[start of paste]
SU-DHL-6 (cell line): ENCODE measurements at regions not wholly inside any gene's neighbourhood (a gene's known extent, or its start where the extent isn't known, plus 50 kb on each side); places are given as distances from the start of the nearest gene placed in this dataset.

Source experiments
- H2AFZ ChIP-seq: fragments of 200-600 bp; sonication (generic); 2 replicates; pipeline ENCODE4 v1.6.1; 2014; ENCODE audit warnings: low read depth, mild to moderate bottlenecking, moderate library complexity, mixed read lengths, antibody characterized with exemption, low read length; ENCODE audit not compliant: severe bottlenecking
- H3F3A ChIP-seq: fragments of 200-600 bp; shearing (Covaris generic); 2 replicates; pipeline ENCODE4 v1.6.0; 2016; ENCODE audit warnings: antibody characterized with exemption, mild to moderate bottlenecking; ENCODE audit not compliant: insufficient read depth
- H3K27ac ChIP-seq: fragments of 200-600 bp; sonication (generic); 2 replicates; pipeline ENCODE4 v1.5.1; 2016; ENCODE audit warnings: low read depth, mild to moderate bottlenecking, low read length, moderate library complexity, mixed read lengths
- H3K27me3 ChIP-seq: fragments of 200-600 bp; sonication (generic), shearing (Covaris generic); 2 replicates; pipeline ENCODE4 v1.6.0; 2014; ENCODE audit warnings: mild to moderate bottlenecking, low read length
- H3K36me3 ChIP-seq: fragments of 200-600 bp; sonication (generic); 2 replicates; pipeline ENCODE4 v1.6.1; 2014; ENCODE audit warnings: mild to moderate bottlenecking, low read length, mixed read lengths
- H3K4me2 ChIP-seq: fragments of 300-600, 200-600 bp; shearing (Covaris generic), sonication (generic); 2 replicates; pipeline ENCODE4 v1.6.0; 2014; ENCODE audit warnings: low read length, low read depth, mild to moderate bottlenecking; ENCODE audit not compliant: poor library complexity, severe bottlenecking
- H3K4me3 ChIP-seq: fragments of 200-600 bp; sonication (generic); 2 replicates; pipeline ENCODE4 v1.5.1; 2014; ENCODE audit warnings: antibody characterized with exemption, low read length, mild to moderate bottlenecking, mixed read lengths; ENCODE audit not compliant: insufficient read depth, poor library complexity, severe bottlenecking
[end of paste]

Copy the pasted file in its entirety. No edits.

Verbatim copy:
SU-DHL-6 (cell line): ENCODE measurements at regions not wholly inside any gene's neighbourhood (a gene's known extent, or its start where the extent isn't known, plus 50 kb on each side); places are given as distances from the start of the nearest gene placed in this dataset.

Source experiments
- H2AFZ ChIP-seq: fragments of 200-600 bp; sonication (generic); 2 replicates; pipeline ENCODE4 v1.6.1; 2014; ENCODE audit warnings: low read depth, mild to moderate bottlenecking, moderate library complexity, mixed read lengths, antibody characterized with exemption, low read length; ENCODE audit not compliant: severe bottlenecking
- H3F3A ChIP-seq: fragments of 200-600 bp; shearing (Covaris generic); 2 replicates; pipeline ENCODE4 v1.6.0; 2016; ENCODE audit warnings: antibody characterized with exemption, mild to moderate bottlenecking; ENCODE audit not compliant: insufficient read depth
- H3K27ac ChIP-seq: fragments of 200-600 bp; sonication (generic); 2 replicates; pipeline ENCODE4 v1.5.1; 2016; ENCODE audit warnings: low read depth, mild to moderate bottlenecking, low read length, moderate library complexity, mixed read lengths
- H3K27me3 ChIP-seq: fragments of 200-600 bp; sonication (generic), shearing (Covaris generic); 2 replicates; pipeline ENCODE4 v1.6.0; 2014; ENCODE audit warnings: mild to moderate bottlenecking, low read length
- H3K36me3 ChIP-seq: fragments of 200-600 bp; sonication (generic); 2 replicates; pipeline ENCODE4 v1.6.1; 2014; ENCODE audit warnings: mild to moderate bottlenecking, low read length, mixed read lengths
- H3K4me2 ChIP-seq: fragments of 300-600, 200-600 bp; shearing (Covaris generic), sonication (generic); 2 replicates; pipeline ENCODE4 v1.6.0; 2014; ENCODE audit warnings: low read length, low read depth, mild to moderate bottlenecking; ENCODE audit not compliant: poor library complexity, severe bottlenecking
- H3K4me3 ChIP-seq: fragments of 200-600 bp; sonication (generic); 2 replicates; pipeline ENCODE4 v1.5.1; 2014; ENCODE audit warnings: antibody characterized with exemption, low read length, mild to moderate bottlenecking, mixed read lengths; ENCODE audit not compliant: insufficient read depth, poor library complexity, severe bottlenecking